DNA vaccines

Life Sci. 1997;60(3):163-72. doi: 10.1016/s0024-3205(96)00502-4.


Immunization with plasmid DNA encoding antigenic proteins elicits both antibody and cell-mediated immune responses. This method of producing the protein antigens of interest directly in host cells can provide appropriate tertiary structure for the induction of conformationally specific antibodies, and also facilitates the induction of cellular immune responses. DNA immunization has provided effective protective immunity in various animal models. The immune responses induced by DNA vaccines may in some instances be preferable to those produced by immunization using conventional methods. DNA vaccination appears to be applicable to a variety of pathogens and is a useful method of raising immune responses. Thus this approach to vaccination has the potential to be a successful method of rapidly screening for antigens capable of inducing protective immunity, and of inducing protective immunity against pathogens of clinical importance.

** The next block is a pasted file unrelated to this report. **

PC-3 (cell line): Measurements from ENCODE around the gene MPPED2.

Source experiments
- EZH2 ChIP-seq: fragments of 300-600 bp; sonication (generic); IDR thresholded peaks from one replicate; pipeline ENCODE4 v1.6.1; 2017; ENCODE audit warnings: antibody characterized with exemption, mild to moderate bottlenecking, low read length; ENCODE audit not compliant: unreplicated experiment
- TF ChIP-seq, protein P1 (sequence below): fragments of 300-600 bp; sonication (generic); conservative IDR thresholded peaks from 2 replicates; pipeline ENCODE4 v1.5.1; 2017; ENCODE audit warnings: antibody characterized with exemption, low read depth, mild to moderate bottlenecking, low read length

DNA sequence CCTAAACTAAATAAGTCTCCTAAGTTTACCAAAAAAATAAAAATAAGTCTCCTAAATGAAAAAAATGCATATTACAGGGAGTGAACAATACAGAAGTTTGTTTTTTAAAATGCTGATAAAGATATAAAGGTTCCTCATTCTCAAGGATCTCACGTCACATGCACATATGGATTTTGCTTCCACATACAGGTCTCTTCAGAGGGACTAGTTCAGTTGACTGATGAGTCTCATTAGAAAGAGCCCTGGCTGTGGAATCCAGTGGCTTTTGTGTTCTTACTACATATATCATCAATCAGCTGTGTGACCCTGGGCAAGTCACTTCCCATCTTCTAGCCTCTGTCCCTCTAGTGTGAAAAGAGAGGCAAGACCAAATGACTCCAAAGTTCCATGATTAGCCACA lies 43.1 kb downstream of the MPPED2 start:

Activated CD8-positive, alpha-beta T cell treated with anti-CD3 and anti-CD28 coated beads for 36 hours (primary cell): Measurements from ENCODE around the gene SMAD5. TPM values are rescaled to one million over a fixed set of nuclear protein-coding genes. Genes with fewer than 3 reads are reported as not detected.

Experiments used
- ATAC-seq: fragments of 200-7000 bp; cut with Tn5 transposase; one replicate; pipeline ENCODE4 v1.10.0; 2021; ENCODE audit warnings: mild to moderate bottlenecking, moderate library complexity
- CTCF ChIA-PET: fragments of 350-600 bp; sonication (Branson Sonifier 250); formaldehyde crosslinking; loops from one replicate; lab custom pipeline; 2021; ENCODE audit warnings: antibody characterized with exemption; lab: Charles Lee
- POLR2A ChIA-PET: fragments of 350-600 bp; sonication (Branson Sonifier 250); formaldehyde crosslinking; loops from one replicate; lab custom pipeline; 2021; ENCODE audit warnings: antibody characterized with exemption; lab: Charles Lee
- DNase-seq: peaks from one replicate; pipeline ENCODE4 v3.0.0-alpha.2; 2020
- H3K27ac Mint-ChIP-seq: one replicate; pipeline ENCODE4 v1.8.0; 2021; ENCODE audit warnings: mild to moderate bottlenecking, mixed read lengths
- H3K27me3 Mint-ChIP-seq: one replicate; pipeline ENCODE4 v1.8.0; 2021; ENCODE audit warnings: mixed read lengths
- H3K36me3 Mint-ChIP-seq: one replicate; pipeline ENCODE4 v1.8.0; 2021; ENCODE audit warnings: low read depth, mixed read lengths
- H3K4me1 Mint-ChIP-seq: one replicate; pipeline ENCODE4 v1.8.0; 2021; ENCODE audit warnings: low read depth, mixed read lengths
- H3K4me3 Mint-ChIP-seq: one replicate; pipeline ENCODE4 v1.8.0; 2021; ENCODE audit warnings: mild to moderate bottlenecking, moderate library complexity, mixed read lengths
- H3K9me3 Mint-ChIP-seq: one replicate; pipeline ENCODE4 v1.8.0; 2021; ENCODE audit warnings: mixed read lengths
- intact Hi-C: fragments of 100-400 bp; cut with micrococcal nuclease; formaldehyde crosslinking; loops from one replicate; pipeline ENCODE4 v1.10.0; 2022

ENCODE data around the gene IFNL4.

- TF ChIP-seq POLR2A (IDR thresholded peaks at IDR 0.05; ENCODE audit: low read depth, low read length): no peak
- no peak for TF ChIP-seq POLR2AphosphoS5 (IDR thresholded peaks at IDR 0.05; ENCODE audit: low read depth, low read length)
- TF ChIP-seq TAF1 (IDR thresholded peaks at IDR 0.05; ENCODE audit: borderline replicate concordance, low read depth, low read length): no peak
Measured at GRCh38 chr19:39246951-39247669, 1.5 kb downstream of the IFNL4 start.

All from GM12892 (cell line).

Publication types

  • Review

MeSH terms

  • Animals
  • Antibody Formation
  • Communicable Disease Control
  • Disease Models, Animal
  • Humans
  • Immunity, Cellular
  • Injections, Intradermal
  • Injections, Intramuscular
  • Transfection
  • Vaccines, DNA* / administration & dosage
  • Vaccines, DNA* / immunology


  • Vaccines, DNA